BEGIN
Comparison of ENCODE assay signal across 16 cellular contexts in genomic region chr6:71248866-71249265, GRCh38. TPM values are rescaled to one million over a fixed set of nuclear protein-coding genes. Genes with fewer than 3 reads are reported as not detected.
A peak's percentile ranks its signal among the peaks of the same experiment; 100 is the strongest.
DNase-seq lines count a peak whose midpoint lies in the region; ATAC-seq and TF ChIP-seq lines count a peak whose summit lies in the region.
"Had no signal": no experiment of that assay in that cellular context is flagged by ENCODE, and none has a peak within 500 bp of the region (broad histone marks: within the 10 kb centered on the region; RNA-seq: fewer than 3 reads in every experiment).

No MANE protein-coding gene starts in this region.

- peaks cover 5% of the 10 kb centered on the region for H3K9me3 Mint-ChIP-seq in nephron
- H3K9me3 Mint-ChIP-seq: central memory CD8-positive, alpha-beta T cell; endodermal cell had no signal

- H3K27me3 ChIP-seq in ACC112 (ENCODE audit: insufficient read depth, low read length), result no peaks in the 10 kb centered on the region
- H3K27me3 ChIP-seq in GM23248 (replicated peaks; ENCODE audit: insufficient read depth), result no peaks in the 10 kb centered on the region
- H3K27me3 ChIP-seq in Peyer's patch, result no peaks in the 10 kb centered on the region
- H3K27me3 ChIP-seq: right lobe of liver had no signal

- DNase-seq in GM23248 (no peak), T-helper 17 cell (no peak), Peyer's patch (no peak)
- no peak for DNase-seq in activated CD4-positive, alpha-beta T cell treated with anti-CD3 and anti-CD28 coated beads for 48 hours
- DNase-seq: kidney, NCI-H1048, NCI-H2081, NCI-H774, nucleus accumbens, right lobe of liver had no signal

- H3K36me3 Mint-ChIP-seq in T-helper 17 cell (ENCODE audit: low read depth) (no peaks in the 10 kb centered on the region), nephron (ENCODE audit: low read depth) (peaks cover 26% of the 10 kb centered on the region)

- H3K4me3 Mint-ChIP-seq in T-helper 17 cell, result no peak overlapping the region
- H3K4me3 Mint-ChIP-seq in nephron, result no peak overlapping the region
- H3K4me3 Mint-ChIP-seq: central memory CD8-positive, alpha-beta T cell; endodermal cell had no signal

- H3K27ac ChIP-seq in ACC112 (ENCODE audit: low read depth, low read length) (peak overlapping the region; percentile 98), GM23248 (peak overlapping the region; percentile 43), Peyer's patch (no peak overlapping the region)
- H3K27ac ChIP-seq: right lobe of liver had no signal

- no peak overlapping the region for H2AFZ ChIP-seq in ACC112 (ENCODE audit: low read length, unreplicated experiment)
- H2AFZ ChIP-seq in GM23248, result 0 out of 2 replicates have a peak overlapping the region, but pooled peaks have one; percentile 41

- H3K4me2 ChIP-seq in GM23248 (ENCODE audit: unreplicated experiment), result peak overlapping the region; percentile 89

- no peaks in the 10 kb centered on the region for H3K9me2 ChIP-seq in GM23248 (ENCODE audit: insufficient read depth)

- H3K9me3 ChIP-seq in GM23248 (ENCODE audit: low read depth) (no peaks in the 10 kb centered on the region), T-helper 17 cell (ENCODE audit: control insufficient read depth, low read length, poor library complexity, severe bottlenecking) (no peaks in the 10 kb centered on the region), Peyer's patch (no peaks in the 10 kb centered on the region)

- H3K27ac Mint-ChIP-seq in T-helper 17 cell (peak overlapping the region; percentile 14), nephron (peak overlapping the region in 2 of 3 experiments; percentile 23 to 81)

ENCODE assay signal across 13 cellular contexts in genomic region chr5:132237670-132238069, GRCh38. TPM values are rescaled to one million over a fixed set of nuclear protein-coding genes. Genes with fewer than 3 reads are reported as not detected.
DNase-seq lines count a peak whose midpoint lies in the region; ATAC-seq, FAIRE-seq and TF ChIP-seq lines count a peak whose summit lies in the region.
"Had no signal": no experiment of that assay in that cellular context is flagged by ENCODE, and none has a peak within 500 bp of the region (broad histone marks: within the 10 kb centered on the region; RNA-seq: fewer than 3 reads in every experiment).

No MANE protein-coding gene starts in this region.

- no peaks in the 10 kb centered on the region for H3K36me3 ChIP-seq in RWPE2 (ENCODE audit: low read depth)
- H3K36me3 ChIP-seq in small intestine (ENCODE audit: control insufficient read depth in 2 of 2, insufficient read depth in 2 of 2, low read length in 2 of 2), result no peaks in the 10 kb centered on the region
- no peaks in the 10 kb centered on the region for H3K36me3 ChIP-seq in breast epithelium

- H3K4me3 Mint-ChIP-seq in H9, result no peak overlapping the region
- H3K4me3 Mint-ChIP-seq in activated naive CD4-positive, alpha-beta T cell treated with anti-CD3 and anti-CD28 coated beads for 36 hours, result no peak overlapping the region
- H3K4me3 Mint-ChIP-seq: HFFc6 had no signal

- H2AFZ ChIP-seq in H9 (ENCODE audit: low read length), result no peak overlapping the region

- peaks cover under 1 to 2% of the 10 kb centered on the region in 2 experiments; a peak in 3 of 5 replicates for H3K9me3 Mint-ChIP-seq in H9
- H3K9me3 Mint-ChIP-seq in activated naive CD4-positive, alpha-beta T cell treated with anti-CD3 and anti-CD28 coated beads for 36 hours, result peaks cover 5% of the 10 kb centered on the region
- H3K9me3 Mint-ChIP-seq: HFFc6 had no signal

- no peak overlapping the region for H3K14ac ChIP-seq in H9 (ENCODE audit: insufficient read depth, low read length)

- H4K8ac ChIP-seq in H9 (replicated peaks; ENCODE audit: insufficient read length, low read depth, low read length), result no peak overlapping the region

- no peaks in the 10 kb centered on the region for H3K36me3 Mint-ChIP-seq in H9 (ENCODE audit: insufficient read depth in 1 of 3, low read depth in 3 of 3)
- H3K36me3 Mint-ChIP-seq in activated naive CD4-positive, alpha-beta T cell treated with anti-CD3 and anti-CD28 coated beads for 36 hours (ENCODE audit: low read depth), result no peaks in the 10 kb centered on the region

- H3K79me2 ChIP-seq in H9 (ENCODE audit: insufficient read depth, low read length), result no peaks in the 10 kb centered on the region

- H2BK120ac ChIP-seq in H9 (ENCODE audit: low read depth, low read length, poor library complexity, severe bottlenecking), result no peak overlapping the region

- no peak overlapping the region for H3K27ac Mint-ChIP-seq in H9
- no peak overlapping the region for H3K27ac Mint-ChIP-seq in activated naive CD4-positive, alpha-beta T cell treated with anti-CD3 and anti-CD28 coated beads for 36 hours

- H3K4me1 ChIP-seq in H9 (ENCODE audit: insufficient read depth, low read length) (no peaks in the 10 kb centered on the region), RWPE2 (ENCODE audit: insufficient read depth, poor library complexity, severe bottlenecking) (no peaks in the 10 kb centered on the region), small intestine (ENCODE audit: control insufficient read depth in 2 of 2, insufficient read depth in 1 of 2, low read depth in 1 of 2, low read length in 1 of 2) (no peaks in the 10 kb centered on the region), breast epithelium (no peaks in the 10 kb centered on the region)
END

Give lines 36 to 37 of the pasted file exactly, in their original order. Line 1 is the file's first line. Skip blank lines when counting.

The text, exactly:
- H3K4me3 Mint-ChIP-seq: HFFc6 had no signal

- H2AFZ ChIP-seq in H9 (ENCODE audit: low read length), result no peak overlapping the region